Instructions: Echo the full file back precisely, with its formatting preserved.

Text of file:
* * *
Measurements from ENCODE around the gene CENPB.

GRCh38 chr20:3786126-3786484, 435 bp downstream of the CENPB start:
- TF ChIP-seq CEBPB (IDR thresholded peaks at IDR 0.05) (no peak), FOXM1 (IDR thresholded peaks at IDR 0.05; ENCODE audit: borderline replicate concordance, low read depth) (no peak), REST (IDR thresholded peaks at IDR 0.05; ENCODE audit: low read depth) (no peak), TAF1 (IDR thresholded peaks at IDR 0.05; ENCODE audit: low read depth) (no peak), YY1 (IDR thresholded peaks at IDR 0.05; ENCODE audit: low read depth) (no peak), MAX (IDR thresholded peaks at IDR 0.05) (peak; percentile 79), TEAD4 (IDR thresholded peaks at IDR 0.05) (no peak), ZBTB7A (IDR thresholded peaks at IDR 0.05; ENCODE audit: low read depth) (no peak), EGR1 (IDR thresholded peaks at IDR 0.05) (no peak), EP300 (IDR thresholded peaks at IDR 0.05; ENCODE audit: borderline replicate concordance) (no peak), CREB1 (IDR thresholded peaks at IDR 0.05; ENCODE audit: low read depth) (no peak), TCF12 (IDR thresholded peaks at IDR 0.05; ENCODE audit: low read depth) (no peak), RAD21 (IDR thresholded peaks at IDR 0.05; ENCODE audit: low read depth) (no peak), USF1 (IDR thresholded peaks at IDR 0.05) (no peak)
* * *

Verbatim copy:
Measurements from ENCODE around the gene CENPB.

GRCh38 chr20:3786126-3786484, 435 bp downstream of the CENPB start:
- TF ChIP-seq CEBPB (IDR thresholded peaks at IDR 0.05) (no peak), FOXM1 (IDR thresholded peaks at IDR 0.05; ENCODE audit: borderline replicate concordance, low read depth) (no peak), REST (IDR thresholded peaks at IDR 0.05; ENCODE audit: low read depth) (no peak), TAF1 (IDR thresholded peaks at IDR 0.05; ENCODE audit: low read depth) (no peak), YY1 (IDR thresholded peaks at IDR 0.05; ENCODE audit: low read depth) (no peak), MAX (IDR thresholded peaks at IDR 0.05) (peak; percentile 79), TEAD4 (IDR thresholded peaks at IDR 0.05) (no peak), ZBTB7A (IDR thresholded peaks at IDR 0.05; ENCODE audit: low read depth) (no peak), EGR1 (IDR thresholded peaks at IDR 0.05) (no peak), EP300 (IDR thresholded peaks at IDR 0.05; ENCODE audit: borderline replicate concordance) (no peak), CREB1 (IDR thresholded peaks at IDR 0.05; ENCODE audit: low read depth) (no peak), TCF12 (IDR thresholded peaks at IDR 0.05; ENCODE audit: low read depth) (no peak), RAD21 (IDR thresholded peaks at IDR 0.05; ENCODE audit: low read depth) (no peak), USF1 (IDR thresholded peaks at IDR 0.05) (no peak)